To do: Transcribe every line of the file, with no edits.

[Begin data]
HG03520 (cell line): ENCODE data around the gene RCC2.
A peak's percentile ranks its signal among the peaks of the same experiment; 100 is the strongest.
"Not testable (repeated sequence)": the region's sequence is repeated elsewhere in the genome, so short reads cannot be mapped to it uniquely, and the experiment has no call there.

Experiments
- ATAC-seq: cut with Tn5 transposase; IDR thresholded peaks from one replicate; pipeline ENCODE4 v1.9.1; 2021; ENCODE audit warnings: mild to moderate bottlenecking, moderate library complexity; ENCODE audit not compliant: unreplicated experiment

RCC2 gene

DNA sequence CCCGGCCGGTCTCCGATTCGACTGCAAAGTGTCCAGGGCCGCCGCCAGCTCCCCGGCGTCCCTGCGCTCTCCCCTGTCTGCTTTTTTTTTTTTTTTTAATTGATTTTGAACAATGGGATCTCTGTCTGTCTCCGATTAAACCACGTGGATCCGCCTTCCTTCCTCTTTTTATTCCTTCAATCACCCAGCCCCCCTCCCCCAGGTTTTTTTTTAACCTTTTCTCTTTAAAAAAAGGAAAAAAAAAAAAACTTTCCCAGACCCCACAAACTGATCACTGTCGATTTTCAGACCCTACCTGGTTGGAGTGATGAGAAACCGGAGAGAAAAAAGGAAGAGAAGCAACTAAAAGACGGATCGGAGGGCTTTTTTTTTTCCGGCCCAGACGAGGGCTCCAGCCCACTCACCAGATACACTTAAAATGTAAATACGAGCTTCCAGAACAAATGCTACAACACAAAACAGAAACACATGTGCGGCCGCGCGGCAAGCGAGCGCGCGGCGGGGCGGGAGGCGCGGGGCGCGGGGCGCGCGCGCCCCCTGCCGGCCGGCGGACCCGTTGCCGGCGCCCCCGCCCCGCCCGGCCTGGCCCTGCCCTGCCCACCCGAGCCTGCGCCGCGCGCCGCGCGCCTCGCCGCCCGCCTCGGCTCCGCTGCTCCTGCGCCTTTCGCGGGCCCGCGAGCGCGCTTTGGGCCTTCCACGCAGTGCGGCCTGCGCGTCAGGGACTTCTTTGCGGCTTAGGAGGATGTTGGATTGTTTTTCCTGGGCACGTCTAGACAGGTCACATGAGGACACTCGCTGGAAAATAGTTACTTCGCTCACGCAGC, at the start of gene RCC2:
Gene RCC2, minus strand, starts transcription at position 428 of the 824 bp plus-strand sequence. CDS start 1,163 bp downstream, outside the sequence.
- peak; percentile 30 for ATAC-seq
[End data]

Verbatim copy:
HG03520 (cell line): ENCODE data around the gene RCC2.
A peak's percentile ranks its signal among the peaks of the same experiment; 100 is the strongest.
"Not testable (repeated sequence)": the region's sequence is repeated elsewhere in the genome, so short reads cannot be mapped to it uniquely, and the experiment has no call there.

Experiments
- ATAC-seq: cut with Tn5 transposase; IDR thresholded peaks from one replicate; pipeline ENCODE4 v1.9.1; 2021; ENCODE audit warnings: mild to moderate bottlenecking, moderate library complexity; ENCODE audit not compliant: unreplicated experiment

RCC2 gene

DNA sequence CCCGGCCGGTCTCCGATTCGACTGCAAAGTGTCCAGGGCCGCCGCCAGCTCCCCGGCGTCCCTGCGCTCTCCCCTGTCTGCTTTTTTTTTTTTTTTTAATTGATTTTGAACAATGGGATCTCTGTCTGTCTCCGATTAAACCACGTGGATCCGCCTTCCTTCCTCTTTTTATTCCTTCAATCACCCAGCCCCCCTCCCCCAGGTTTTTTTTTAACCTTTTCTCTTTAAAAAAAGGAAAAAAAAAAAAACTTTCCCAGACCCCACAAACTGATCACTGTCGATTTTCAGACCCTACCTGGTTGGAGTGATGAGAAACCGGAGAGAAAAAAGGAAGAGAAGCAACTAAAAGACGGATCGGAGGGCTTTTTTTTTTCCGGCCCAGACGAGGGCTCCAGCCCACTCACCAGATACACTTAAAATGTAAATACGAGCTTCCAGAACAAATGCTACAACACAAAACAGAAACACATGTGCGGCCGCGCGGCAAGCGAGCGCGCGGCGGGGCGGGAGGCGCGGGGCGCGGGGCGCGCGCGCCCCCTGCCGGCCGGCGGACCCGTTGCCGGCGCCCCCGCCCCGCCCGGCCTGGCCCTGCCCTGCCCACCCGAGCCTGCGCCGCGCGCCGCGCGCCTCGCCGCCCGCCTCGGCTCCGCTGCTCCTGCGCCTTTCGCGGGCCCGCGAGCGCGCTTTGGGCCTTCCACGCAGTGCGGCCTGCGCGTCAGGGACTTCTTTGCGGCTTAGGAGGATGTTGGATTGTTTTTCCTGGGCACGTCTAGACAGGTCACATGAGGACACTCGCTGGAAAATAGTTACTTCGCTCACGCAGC, at the start of gene RCC2:
Gene RCC2, minus strand, starts transcription at position 428 of the 824 bp plus-strand sequence. CDS start 1,163 bp downstream, outside the sequence.
- peak; percentile 30 for ATAC-seq